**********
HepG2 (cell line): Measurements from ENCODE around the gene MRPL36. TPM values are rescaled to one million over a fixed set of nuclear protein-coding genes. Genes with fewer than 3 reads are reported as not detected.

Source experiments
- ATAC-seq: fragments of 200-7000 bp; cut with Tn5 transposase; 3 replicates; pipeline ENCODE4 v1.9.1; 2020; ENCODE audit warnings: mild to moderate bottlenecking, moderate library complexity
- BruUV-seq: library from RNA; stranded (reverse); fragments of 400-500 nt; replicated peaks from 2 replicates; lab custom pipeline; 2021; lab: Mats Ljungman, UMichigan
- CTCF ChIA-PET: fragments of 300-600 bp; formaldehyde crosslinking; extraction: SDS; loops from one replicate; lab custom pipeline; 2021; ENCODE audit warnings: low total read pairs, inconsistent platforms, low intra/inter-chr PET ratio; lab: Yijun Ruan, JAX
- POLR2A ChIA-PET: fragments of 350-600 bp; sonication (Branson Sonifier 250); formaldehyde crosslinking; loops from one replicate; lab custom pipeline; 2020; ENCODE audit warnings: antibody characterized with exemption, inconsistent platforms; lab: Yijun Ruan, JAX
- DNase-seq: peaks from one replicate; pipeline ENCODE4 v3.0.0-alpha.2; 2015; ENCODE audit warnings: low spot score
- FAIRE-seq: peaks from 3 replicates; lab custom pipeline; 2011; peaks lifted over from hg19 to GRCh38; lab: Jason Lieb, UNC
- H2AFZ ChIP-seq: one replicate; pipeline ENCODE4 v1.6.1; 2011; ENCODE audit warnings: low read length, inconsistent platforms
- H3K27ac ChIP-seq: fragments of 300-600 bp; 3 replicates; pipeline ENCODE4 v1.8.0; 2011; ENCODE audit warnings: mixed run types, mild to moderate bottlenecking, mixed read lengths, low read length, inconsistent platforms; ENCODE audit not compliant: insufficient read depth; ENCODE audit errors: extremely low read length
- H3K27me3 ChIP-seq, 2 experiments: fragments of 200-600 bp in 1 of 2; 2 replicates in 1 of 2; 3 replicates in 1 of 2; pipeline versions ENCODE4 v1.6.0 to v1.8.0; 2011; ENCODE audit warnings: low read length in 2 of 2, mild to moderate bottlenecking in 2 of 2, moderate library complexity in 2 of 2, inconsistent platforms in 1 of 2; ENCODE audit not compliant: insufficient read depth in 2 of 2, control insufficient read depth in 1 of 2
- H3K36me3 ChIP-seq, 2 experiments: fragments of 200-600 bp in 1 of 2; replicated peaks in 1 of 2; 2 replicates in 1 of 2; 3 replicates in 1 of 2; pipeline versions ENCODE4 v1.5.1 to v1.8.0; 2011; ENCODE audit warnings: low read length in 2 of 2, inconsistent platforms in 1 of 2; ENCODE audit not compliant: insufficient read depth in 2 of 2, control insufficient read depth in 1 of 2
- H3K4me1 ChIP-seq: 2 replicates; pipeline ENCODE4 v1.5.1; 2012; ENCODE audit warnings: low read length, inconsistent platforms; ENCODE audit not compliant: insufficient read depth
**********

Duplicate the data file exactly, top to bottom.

HepG2 (cell line): Measurements from ENCODE around the gene MRPL36. TPM values are rescaled to one million over a fixed set of nuclear protein-coding genes. Genes with fewer than 3 reads are reported as not detected.

Source experiments
- ATAC-seq: fragments of 200-7000 bp; cut with Tn5 transposase; 3 replicates; pipeline ENCODE4 v1.9.1; 2020; ENCODE audit warnings: mild to moderate bottlenecking, moderate library complexity
- BruUV-seq: library from RNA; stranded (reverse); fragments of 400-500 nt; replicated peaks from 2 replicates; lab custom pipeline; 2021; lab: Mats Ljungman, UMichigan
- CTCF ChIA-PET: fragments of 300-600 bp; formaldehyde crosslinking; extraction: SDS; loops from one replicate; lab custom pipeline; 2021; ENCODE audit warnings: low total read pairs, inconsistent platforms, low intra/inter-chr PET ratio; lab: Yijun Ruan, JAX
- POLR2A ChIA-PET: fragments of 350-600 bp; sonication (Branson Sonifier 250); formaldehyde crosslinking; loops from one replicate; lab custom pipeline; 2020; ENCODE audit warnings: antibody characterized with exemption, inconsistent platforms; lab: Yijun Ruan, JAX
- DNase-seq: peaks from one replicate; pipeline ENCODE4 v3.0.0-alpha.2; 2015; ENCODE audit warnings: low spot score
- FAIRE-seq: peaks from 3 replicates; lab custom pipeline; 2011; peaks lifted over from hg19 to GRCh38; lab: Jason Lieb, UNC
- H2AFZ ChIP-seq: one replicate; pipeline ENCODE4 v1.6.1; 2011; ENCODE audit warnings: low read length, inconsistent platforms
- H3K27ac ChIP-seq: fragments of 300-600 bp; 3 replicates; pipeline ENCODE4 v1.8.0; 2011; ENCODE audit warnings: mixed run types, mild to moderate bottlenecking, mixed read lengths, low read length, inconsistent platforms; ENCODE audit not compliant: insufficient read depth; ENCODE audit errors: extremely low read length
- H3K27me3 ChIP-seq, 2 experiments: fragments of 200-600 bp in 1 of 2; 2 replicates in 1 of 2; 3 replicates in 1 of 2; pipeline versions ENCODE4 v1.6.0 to v1.8.0; 2011; ENCODE audit warnings: low read length in 2 of 2, mild to moderate bottlenecking in 2 of 2, moderate library complexity in 2 of 2, inconsistent platforms in 1 of 2; ENCODE audit not compliant: insufficient read depth in 2 of 2, control insufficient read depth in 1 of 2
- H3K36me3 ChIP-seq, 2 experiments: fragments of 200-600 bp in 1 of 2; replicated peaks in 1 of 2; 2 replicates in 1 of 2; 3 replicates in 1 of 2; pipeline versions ENCODE4 v1.5.1 to v1.8.0; 2011; ENCODE audit warnings: low read length in 2 of 2, inconsistent platforms in 1 of 2; ENCODE audit not compliant: insufficient read depth in 2 of 2, control insufficient read depth in 1 of 2
- H3K4me1 ChIP-seq: 2 replicates; pipeline ENCODE4 v1.5.1; 2012; ENCODE audit warnings: low read length, inconsistent platforms; ENCODE audit not compliant: insufficient read depth